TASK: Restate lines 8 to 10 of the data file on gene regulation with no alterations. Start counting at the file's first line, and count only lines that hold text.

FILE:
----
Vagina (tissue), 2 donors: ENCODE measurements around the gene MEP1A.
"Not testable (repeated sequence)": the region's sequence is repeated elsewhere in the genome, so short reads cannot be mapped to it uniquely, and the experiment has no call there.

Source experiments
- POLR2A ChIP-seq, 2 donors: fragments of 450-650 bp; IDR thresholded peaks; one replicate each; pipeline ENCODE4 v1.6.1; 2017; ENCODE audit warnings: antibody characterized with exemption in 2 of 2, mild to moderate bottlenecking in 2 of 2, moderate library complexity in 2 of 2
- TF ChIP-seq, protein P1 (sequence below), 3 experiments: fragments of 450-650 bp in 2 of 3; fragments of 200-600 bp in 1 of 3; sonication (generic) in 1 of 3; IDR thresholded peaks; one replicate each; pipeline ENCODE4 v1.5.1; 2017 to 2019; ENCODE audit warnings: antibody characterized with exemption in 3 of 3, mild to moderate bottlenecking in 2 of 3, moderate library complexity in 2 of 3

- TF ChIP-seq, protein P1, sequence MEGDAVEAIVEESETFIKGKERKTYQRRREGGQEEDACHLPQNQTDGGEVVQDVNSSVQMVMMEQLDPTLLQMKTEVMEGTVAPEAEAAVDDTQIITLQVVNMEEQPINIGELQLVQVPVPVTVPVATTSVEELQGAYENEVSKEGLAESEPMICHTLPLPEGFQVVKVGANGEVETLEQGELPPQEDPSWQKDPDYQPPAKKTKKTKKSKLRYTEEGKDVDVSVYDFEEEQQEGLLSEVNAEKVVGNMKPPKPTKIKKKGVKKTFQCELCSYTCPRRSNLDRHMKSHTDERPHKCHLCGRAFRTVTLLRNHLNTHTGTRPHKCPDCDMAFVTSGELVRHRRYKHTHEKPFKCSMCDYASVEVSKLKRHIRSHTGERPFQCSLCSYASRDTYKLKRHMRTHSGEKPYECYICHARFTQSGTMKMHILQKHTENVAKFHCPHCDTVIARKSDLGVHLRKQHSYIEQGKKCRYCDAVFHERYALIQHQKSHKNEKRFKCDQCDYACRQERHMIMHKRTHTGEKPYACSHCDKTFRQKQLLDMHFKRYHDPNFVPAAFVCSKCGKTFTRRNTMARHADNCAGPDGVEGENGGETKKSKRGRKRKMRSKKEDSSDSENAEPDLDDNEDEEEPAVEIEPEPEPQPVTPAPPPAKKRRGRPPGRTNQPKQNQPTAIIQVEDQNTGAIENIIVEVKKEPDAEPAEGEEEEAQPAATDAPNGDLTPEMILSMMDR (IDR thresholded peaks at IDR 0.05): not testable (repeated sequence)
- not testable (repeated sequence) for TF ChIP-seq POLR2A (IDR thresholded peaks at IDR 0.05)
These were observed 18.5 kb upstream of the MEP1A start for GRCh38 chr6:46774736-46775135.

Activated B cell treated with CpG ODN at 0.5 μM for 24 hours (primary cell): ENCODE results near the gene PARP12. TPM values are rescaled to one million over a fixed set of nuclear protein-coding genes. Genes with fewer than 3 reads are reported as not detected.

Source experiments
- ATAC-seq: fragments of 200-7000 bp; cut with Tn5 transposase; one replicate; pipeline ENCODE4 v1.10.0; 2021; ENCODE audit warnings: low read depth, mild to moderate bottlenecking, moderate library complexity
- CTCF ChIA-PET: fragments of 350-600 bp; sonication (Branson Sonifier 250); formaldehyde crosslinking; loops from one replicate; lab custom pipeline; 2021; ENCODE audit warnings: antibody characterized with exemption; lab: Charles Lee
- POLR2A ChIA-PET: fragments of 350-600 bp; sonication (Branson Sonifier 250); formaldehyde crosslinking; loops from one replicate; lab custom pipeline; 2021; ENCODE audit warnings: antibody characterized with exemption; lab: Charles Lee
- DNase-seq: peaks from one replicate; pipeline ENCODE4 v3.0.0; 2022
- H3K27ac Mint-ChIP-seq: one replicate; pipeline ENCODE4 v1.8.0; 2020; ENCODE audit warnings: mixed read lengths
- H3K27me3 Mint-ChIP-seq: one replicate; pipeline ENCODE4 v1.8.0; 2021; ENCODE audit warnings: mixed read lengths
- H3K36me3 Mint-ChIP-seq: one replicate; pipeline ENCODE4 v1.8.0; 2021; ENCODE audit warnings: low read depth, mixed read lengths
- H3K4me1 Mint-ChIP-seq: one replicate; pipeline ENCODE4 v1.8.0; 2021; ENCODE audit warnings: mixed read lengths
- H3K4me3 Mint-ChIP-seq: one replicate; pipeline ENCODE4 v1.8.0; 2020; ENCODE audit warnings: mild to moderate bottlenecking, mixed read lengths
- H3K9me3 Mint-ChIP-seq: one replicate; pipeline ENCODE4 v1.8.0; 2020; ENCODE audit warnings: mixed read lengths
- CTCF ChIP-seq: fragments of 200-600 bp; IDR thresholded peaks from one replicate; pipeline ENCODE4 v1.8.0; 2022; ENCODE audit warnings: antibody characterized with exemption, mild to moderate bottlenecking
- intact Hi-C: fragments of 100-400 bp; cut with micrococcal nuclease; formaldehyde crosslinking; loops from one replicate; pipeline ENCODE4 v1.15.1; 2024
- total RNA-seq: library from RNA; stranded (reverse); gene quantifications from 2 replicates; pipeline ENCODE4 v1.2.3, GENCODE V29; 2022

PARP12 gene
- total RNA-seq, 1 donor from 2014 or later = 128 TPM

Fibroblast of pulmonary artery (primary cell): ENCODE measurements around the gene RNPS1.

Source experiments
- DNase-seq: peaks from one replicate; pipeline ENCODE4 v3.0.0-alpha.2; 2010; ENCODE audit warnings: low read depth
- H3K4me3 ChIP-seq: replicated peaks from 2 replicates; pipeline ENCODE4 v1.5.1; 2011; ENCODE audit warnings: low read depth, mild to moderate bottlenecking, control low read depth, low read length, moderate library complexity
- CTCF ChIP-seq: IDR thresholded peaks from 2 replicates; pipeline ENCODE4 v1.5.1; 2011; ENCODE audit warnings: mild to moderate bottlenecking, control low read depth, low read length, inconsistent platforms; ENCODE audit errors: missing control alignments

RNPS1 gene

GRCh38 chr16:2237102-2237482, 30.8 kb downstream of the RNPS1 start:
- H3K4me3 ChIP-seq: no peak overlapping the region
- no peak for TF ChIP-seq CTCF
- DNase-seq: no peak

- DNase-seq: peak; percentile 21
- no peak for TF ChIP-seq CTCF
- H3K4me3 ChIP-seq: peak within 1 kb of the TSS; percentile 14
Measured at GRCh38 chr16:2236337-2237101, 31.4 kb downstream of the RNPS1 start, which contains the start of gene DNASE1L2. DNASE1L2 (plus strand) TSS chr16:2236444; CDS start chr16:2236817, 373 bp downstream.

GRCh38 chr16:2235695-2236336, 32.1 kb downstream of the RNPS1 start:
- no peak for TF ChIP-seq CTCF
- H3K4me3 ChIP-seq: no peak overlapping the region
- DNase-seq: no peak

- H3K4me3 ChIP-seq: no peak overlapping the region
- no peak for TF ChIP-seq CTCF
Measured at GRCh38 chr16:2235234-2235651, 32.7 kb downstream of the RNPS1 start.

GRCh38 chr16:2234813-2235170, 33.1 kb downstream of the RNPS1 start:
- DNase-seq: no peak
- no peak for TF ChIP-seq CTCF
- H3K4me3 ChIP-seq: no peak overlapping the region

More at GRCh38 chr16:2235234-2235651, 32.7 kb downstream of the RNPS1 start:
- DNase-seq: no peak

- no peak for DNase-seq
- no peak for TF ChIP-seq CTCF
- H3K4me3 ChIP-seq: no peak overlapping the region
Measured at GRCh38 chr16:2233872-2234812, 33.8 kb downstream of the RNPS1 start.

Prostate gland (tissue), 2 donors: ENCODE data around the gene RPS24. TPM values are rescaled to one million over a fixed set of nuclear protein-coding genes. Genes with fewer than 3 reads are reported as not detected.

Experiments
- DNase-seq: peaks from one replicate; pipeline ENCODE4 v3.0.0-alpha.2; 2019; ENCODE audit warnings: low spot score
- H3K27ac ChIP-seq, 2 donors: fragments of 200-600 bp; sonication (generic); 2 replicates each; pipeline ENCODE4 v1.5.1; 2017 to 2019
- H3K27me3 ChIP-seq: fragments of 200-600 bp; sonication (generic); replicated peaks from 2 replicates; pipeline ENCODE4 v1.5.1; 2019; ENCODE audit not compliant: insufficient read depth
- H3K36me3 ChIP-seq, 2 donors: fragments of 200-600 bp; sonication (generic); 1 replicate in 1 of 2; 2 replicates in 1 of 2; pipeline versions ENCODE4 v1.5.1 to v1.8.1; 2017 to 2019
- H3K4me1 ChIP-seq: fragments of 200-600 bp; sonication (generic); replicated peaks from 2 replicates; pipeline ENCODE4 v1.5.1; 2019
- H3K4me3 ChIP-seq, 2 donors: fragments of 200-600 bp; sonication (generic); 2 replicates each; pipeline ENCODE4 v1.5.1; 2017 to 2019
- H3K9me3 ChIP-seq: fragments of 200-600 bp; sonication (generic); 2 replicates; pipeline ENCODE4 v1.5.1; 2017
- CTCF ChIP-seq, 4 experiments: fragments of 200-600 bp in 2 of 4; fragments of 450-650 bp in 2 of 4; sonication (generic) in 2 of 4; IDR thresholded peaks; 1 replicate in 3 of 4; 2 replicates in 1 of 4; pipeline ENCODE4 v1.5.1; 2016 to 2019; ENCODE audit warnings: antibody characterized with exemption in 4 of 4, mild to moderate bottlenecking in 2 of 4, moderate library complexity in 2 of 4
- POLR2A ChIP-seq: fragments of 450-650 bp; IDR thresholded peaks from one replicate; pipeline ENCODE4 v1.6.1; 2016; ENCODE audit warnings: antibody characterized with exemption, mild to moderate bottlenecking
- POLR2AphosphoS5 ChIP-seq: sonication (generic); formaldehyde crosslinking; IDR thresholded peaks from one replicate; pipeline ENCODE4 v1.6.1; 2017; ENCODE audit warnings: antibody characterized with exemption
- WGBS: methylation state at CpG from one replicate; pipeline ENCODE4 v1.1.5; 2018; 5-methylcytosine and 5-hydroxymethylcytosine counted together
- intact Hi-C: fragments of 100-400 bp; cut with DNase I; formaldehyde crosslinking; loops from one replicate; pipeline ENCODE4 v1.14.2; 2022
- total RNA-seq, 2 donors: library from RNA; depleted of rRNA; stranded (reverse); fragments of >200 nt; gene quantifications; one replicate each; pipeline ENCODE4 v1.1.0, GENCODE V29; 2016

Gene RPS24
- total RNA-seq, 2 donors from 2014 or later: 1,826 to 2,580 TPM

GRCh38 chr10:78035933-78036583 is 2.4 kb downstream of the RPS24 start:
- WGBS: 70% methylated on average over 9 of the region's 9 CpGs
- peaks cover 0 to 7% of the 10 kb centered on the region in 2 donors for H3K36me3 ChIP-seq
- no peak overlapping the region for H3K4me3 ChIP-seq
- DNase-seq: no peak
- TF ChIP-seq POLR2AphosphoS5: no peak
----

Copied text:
These were observed 18.5 kb upstream of the MEP1A start for GRCh38 chr6:46774736-46775135.

Activated B cell treated with CpG ODN at 0.5 μM for 24 hours (primary cell): ENCODE results near the gene PARP12. TPM values are rescaled to one million over a fixed set of nuclear protein-coding genes. Genes with fewer than 3 reads are reported as not detected.

Source experiments